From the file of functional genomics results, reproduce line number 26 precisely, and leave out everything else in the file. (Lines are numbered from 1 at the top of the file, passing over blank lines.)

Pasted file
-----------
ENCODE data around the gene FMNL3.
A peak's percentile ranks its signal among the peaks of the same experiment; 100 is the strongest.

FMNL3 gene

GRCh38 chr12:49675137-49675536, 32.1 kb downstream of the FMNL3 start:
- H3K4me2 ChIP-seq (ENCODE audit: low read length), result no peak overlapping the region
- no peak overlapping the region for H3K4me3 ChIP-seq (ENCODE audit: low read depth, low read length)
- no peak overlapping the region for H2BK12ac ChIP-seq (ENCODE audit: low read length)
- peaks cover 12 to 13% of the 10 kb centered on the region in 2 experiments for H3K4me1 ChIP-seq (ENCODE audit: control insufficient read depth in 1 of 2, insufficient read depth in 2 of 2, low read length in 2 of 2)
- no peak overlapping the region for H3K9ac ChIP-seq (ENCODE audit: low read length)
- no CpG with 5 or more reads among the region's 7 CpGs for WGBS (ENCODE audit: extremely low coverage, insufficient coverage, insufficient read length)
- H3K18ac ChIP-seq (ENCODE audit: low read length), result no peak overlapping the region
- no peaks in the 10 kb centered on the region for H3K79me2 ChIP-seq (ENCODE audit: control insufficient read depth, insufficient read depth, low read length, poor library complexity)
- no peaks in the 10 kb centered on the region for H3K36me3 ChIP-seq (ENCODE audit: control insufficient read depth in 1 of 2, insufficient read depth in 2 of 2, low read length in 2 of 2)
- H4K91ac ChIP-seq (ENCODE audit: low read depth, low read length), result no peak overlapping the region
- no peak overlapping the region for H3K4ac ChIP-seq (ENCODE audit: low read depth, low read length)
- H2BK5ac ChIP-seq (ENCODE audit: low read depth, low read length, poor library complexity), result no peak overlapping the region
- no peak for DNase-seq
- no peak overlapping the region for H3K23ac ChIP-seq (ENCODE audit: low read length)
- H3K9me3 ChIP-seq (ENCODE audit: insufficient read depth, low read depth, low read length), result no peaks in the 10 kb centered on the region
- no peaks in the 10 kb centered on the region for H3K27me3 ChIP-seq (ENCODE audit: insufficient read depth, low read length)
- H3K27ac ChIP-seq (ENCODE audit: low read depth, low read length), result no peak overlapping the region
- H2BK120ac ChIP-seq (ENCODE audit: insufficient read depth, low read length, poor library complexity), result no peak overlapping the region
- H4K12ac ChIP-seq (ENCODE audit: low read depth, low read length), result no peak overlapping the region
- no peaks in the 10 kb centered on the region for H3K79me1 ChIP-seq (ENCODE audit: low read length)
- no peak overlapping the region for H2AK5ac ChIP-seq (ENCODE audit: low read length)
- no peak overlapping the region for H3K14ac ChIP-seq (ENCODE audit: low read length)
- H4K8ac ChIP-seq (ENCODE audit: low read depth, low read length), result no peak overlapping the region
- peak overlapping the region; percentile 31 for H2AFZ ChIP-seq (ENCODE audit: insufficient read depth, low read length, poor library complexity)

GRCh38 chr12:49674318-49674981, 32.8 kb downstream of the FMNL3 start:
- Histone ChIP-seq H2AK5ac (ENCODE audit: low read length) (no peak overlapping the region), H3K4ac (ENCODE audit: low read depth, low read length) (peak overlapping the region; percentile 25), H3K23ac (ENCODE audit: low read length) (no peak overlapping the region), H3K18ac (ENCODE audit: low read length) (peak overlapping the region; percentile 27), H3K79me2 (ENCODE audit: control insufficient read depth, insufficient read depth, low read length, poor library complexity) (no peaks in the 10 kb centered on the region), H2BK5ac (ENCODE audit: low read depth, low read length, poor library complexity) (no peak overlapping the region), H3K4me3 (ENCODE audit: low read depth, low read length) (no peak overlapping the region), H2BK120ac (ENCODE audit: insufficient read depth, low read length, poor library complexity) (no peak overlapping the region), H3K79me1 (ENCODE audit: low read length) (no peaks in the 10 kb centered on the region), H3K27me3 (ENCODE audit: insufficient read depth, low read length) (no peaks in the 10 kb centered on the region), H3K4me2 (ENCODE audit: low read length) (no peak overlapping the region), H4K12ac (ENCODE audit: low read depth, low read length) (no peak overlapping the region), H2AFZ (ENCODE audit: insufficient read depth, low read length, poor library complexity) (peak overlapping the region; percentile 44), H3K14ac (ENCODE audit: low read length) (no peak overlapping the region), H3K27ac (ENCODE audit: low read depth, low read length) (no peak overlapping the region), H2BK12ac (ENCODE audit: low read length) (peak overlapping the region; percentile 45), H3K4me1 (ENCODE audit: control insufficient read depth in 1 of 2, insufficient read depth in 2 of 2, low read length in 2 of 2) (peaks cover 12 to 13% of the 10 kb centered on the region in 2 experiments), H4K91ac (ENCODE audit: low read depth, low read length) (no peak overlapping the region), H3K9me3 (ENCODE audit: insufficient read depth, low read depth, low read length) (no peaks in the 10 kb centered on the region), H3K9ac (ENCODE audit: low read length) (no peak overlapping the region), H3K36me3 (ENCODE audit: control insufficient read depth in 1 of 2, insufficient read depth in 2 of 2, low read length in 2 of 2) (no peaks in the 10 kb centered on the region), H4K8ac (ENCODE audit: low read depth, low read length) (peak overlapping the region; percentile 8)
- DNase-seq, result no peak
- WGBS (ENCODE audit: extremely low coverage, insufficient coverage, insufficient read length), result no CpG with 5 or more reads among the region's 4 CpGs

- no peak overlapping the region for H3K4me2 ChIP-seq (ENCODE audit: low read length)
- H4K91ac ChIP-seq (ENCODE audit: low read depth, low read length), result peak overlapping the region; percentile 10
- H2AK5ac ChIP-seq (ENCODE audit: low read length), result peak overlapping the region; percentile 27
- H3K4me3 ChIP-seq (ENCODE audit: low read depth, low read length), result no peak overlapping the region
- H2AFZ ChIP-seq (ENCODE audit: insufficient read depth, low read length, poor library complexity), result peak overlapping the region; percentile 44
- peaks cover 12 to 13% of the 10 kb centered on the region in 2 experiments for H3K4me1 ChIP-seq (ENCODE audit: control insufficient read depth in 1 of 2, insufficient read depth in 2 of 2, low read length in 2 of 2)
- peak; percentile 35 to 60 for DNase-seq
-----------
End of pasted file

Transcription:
- no peak overlapping the region for H3K14ac ChIP-seq (ENCODE audit: low read length)